Monday, October 4, 2010

The Reign of the Rotorman.

One of the more interesting, and occasionally baffling, aspects of working in an amusement park is dealing with the regulars, the season passholders that come to the park every day. Most of these regulars are junior high school kids who received their pass from a parent or loved one that wanted to legally kick them out of the house for the summer. Of course, after the first few weeks, they become dangerous, not because they're bad kids, but because the they're bored. And if you're a bored thirteen-year-old and you've run out of things to do at an amusement park, the next logical thing to do is to try your hardest to annoy the shit out of the high school and college kids that work there.

Yeah, the kids are annoying, but they're relatively benign unless they're actively trying to break things in your stand. It's really the adults that you have to worry about. Some of you reading this may have read my previous post about the most awkward interview I ever had to conduct, and I wasn't lying the first time when I said that season passholders who aren't kids and don't have kids of their own should be handled very carefully.

Not surprisingly, the crazy ones were always the most famous. I would like to think that every park has them, these kind of urban legends that manifest themselves as people. Back at Geauga Lake, we had Country Joe, who would watch the same country show four or five times a day, every day. There was Handshake Steve, who, upon entering the park, would smile and compulsively reintroduce himself to every employee as he walked down the midway. But the real mascot, the beating heart, the best-known of the regulars at the park, was the Rotorman.

Let me take a second to explain, for those unfamiliar with the Rotor. It was one of those spinning rides in which the circular outside rotates rapidly, and the centrifugal force from the spinning causes you to stick to the wall as the floor of the ride drops out from underneath you. I was never much of a ride enthusiast, and the discovery of the delicate nature of my own stomach stemmed directly from an experience I had as a 5th grader, when I rode the Gravitron, a similar ride, twice in a row at Blossom Time and then threw up behind the bushes into the Chagrin River moments afterwards.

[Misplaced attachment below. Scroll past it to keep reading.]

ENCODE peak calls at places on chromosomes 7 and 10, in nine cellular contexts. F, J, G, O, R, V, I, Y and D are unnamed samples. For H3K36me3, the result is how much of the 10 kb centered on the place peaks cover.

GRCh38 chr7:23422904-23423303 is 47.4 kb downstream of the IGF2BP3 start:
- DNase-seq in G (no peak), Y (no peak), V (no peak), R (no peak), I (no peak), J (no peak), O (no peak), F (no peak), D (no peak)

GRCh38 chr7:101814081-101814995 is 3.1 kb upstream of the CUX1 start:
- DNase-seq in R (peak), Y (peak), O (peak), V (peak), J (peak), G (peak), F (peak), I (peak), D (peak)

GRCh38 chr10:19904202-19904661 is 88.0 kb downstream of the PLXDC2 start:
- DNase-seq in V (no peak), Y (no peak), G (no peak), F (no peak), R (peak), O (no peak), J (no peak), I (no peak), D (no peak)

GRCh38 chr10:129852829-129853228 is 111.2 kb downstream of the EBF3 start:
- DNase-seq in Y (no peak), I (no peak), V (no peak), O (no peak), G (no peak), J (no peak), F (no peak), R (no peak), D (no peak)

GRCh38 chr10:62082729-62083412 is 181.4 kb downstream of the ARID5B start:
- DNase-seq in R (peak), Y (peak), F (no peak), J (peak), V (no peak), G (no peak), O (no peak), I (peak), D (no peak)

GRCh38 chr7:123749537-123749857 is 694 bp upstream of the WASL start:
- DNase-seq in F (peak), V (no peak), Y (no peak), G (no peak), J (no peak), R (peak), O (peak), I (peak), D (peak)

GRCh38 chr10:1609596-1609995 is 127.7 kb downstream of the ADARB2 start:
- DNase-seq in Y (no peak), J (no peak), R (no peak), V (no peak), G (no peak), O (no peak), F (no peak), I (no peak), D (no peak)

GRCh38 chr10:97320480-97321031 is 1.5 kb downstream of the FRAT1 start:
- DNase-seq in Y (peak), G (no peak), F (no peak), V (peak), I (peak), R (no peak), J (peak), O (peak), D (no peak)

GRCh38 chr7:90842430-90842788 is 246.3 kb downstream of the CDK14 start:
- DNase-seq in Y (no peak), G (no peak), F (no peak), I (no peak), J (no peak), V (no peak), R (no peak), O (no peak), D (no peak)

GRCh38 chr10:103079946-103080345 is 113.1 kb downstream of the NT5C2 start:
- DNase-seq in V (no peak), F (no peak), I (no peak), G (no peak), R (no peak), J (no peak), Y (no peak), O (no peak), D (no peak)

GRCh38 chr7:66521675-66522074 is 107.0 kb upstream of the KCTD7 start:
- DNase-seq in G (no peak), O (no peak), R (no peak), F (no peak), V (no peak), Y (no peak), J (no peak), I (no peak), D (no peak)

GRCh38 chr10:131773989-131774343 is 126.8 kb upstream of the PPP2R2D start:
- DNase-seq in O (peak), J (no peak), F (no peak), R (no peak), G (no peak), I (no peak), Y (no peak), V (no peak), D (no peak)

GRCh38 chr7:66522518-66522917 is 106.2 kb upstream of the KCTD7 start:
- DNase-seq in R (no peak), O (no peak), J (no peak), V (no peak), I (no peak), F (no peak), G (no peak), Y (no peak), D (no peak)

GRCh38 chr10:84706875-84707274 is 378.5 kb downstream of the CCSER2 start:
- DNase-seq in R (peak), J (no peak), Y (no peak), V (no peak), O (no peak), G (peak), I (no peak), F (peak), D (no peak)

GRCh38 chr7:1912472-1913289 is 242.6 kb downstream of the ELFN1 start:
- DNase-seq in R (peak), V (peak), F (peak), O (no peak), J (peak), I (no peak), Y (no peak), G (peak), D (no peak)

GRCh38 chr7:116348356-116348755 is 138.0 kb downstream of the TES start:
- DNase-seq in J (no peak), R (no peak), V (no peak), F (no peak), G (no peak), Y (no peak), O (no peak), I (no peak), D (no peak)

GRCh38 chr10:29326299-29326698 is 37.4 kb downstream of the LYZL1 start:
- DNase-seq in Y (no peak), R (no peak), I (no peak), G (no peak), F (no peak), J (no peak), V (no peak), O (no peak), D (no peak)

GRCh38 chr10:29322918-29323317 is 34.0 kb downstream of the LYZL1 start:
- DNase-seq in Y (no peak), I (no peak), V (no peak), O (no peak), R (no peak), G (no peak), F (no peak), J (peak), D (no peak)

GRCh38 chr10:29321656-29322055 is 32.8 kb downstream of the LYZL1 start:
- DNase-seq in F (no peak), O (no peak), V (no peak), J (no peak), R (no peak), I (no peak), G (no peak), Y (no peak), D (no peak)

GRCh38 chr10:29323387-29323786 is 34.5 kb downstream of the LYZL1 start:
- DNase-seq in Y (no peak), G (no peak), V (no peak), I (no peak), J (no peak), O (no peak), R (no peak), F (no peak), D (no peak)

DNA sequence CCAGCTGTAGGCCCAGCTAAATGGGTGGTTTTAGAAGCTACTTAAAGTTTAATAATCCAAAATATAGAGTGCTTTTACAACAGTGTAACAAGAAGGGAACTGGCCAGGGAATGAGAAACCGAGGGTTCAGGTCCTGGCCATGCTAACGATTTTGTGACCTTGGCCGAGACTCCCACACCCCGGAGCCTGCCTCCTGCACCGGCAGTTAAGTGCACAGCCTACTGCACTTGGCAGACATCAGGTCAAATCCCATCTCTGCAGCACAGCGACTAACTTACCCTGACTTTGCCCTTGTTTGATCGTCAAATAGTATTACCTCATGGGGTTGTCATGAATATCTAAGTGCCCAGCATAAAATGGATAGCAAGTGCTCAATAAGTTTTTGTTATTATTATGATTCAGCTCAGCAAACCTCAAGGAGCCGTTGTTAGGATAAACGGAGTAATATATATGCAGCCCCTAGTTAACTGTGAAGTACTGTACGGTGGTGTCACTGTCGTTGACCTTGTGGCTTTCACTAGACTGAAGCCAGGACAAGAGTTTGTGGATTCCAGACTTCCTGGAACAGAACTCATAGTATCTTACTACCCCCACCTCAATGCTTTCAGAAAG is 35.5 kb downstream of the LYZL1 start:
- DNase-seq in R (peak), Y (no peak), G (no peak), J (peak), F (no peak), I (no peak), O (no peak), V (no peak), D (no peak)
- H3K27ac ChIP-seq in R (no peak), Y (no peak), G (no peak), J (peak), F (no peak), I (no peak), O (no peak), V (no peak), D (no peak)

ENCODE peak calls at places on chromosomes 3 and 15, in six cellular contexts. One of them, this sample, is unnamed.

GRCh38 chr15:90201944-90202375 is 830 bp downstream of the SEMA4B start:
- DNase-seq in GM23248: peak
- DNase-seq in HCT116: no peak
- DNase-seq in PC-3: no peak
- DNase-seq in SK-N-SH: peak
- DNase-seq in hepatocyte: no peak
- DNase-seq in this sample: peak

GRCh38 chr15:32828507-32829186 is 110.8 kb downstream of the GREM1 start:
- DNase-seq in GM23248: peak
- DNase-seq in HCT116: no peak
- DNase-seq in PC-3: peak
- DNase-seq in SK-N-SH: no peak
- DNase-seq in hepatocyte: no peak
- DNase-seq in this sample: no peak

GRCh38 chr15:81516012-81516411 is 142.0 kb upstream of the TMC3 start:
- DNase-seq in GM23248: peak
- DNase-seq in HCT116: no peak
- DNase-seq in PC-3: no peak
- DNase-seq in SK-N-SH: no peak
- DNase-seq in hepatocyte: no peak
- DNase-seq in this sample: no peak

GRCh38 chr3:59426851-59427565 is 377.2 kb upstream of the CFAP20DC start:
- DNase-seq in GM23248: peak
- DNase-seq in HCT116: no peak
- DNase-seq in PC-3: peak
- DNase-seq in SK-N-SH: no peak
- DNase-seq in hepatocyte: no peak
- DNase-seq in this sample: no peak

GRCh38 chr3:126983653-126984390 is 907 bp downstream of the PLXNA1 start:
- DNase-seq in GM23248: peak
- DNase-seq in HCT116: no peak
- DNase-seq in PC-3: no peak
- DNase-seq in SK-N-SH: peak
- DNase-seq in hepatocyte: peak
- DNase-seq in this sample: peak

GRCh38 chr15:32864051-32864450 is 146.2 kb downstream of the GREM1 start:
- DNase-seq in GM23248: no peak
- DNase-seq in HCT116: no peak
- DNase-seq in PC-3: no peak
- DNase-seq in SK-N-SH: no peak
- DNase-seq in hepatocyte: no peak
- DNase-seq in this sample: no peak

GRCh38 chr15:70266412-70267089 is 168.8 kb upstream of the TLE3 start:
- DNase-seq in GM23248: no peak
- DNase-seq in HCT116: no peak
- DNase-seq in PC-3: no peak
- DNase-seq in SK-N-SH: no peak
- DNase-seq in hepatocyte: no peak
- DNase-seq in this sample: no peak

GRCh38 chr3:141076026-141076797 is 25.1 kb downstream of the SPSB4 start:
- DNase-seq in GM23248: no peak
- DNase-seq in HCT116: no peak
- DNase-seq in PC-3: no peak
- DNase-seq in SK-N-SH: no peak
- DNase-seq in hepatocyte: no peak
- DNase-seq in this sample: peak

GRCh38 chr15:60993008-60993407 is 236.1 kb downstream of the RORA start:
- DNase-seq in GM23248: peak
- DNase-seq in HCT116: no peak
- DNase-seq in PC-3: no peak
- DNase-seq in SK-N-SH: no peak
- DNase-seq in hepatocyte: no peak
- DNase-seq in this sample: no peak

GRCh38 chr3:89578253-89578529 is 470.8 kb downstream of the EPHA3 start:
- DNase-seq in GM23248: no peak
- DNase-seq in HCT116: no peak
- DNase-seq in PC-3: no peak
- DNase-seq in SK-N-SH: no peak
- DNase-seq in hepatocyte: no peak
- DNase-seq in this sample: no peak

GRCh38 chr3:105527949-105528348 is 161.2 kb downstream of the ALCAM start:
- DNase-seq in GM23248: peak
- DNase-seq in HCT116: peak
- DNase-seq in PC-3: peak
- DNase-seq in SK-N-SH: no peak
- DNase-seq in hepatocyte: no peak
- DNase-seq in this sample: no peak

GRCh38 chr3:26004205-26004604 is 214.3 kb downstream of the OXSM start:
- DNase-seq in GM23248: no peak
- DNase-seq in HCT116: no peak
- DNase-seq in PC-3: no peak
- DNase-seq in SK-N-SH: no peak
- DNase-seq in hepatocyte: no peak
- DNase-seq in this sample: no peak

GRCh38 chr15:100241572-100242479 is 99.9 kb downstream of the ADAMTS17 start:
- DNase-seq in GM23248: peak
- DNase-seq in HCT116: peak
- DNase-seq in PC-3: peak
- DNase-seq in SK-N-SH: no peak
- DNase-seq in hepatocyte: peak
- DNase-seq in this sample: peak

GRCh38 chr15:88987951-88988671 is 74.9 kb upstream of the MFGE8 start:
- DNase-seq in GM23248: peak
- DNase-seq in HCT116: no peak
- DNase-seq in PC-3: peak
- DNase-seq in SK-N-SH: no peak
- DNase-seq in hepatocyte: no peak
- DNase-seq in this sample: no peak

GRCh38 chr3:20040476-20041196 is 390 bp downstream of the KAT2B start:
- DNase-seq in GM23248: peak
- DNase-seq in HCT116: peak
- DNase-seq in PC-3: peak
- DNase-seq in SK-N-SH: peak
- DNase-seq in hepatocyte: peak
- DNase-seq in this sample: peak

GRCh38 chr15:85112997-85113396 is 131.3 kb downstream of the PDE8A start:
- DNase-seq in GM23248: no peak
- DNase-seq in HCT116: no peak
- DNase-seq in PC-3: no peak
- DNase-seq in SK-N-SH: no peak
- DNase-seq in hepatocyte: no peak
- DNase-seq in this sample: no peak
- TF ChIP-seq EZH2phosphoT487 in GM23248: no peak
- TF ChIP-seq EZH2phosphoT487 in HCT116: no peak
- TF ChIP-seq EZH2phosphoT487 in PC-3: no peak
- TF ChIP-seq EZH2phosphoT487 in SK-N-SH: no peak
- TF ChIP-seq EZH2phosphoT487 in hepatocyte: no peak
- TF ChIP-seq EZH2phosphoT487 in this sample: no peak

Rotorman was in line at the Geauga Lake front gate every morning that it opened. He was one of the first people through, and he would make his way as fast as he could to the Big Dipper, which always opened a few minutes before his namesake, and after his obligatory Dipper ride, he would get on the Rotor. The most prevalent legend that I heard about Rotorman was that he simply wouldn't get off of the Rotor until the park closed thirteen hours later. This was somewhat confirmed when I overheard a Rides supervisor in the break room explaining where Rotorman's hiding spot was, behind the entry/exit door of the ride.

In 1995, I would have said that he was middle-aged, but I was a teenager, so I could have been overestimating at that point. From what I remember, he had a heavier build and the paunch usually associated with ex-football players. He walked quickly, but with a slight limp in one leg, which was probably the reason why he ambled along at a quick pace instead of flat-out running down the midway with everyone else when the park opened. He had a receding hairline and shaggy hair parted on the side, straight out of a 1970s yearbook. His eyes were kind of a piercing light blue, but what made them noticeable was that his right eye was fixed down and away from the center of his face, regardless of where his left eye was looking. It was easy to pick Rotorman out of a crowd because he usually wore the same royal blue t-shirt that had a stylized "R" on the chest and said Rotorman underneath it, yes, like a superhero.